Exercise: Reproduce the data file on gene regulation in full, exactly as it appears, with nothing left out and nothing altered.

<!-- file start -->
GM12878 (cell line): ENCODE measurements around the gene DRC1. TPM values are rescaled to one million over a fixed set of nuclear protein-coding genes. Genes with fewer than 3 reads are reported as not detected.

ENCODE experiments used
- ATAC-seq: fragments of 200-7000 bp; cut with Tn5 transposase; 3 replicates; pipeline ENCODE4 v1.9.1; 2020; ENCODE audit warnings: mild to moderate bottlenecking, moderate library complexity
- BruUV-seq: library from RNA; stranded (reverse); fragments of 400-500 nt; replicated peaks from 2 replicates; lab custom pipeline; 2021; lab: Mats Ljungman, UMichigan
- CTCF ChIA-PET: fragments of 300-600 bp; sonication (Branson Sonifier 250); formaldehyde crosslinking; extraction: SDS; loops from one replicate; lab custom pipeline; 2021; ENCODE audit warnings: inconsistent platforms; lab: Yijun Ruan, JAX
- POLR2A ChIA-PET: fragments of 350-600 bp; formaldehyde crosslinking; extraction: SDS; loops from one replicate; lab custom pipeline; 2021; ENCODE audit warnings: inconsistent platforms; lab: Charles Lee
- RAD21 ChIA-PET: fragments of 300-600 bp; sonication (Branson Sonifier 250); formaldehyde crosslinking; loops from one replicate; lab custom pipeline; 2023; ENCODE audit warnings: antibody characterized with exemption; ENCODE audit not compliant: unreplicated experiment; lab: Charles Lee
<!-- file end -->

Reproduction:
GM12878 (cell line): ENCODE measurements around the gene DRC1. TPM values are rescaled to one million over a fixed set of nuclear protein-coding genes. Genes with fewer than 3 reads are reported as not detected.

ENCODE experiments used
- ATAC-seq: fragments of 200-7000 bp; cut with Tn5 transposase; 3 replicates; pipeline ENCODE4 v1.9.1; 2020; ENCODE audit warnings: mild to moderate bottlenecking, moderate library complexity
- BruUV-seq: library from RNA; stranded (reverse); fragments of 400-500 nt; replicated peaks from 2 replicates; lab custom pipeline; 2021; lab: Mats Ljungman, UMichigan
- CTCF ChIA-PET: fragments of 300-600 bp; sonication (Branson Sonifier 250); formaldehyde crosslinking; extraction: SDS; loops from one replicate; lab custom pipeline; 2021; ENCODE audit warnings: inconsistent platforms; lab: Yijun Ruan, JAX
- POLR2A ChIA-PET: fragments of 350-600 bp; formaldehyde crosslinking; extraction: SDS; loops from one replicate; lab custom pipeline; 2021; ENCODE audit warnings: inconsistent platforms; lab: Charles Lee
- RAD21 ChIA-PET: fragments of 300-600 bp; sonication (Branson Sonifier 250); formaldehyde crosslinking; loops from one replicate; lab custom pipeline; 2023; ENCODE audit warnings: antibody characterized with exemption; ENCODE audit not compliant: unreplicated experiment; lab: Charles Lee